Shoal Harbour Migratory Bird Sanctuary

The Shoal Harbour Migratory Bird Sanctuary (MBS) is located north of Victoria, in British Columbia. It offers an ideal habitat for seabirds, shorebirds and waterfowl during migration and through winter.

Importance of the sanctuary: migratory birds and other wildlife

Shoal Harbour Migratory Bird Sanctuary is located 30 km north of Victoria, British Columbia, in a protected bay near Vancouver Island’s Saanich Peninsula. Shoal Harbour Bird Sanctuary was established on April 10, 1931 and includes 144-hectare of sheltered bays and extensive intertidal mudflats in North Saanich and Sidney. This sanctuary, along with the numerous small islands and sheltered marine waters between the southern tip of Vancouver Island and Comox, is part of the Gulf Islands Biotic Area. It is also contiguous with the internationally-recognized Sidney Channel Important Bird Area. The proliferation of marinas and long-term anchored boats within the sanctuary and the associated contamination has raised concerns over their impact on marine birds and their habitat. Ongoing development pressure, urban runoff, land clearing and tree removal on the lands adjacent to the sanctuary are also of concern.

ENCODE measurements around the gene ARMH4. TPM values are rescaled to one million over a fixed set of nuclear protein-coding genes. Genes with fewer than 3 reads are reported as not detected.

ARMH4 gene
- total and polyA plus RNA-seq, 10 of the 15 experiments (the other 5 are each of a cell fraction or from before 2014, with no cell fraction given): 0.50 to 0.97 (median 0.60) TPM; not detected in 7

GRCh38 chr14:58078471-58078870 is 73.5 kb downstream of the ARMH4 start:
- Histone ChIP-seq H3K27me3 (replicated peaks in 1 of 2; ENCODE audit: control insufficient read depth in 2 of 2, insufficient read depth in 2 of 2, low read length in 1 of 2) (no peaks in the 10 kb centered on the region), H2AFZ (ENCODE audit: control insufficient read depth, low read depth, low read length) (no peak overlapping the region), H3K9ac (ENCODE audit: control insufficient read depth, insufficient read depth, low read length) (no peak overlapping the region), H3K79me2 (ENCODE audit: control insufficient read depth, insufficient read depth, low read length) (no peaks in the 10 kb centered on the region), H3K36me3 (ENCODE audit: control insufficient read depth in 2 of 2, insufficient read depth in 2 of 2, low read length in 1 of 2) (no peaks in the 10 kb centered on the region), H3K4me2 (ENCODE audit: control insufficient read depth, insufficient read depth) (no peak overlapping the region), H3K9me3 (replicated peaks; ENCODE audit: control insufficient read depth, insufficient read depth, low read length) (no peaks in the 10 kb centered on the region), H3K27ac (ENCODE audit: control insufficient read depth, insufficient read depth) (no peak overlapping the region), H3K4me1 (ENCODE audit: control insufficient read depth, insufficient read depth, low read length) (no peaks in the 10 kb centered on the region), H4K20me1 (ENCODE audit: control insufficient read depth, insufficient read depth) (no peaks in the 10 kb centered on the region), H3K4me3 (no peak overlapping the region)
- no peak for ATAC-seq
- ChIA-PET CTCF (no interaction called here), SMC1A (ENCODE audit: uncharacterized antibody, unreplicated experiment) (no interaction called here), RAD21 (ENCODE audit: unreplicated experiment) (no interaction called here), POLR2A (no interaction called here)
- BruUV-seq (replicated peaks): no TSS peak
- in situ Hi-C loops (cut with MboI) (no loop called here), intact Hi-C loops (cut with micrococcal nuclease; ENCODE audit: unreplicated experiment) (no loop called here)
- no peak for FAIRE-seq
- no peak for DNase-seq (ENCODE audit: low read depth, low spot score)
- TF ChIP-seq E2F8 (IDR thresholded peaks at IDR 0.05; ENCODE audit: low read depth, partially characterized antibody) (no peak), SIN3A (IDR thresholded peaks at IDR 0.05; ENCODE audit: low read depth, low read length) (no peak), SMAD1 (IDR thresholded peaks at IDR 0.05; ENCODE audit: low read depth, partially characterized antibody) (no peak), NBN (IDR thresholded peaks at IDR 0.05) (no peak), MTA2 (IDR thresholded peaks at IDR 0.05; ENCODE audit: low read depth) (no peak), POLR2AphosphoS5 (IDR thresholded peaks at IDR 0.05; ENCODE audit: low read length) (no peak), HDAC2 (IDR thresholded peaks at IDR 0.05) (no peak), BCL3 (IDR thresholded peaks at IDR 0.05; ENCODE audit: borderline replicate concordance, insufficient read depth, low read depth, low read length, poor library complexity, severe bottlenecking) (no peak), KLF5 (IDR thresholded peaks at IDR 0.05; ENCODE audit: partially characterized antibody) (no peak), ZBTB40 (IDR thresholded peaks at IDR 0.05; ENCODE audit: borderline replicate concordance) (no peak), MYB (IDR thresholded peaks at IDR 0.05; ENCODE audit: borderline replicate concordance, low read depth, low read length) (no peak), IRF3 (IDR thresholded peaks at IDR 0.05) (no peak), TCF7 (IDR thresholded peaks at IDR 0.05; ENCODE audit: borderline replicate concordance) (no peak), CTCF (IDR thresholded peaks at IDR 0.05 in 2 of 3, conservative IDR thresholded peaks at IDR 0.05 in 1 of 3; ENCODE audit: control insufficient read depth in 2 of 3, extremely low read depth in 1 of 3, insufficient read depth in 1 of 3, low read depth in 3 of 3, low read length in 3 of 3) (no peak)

Great blue heron
Great blue heron

Although the sanctuary is now surrounded by dense urban development and includes many marinas, the ecosystem still supports a rich diversity of seabirds, shorebirds and waterfowl during migration and through winter. More than 40 species of marine birds are regularly observed in this MBS, as well as more than forty species of passerine (perching) birds in the uplands, many not found elsewhere in Canada. Pacific great blue herons, a British Columbia listed species at risk, are frequently seen in large numbers feeding in the shallow mudflats.

The main bird species that can be observed in this MBS include:

Protected waters:

Outer coast:

Sidney channel Important Bird Area:

Did you know?

The beautiful harlequin duck is a common, year-round resident in this sanctuary and is often found foraging among the seaweed along marine rocky shores. Their plumage is most beautiful in winter. In summer, flocks of flightless, moulting drakes and hens occur at several sites.


The shoreline within the Migratory Bird Sanctuary alternates between rocky outcrops and beaches of sand, gravel and silt. While the land around the sanctuary is quite developed, bits of natural Garry oak and arbutus communities can be seen. In the estuarine environment, biological productivity is particularly high. The area supports biologically productive mudflats with sea lettuce and eelgrass beds. When exposed at low tide, these areas are very attractive to many species of birds.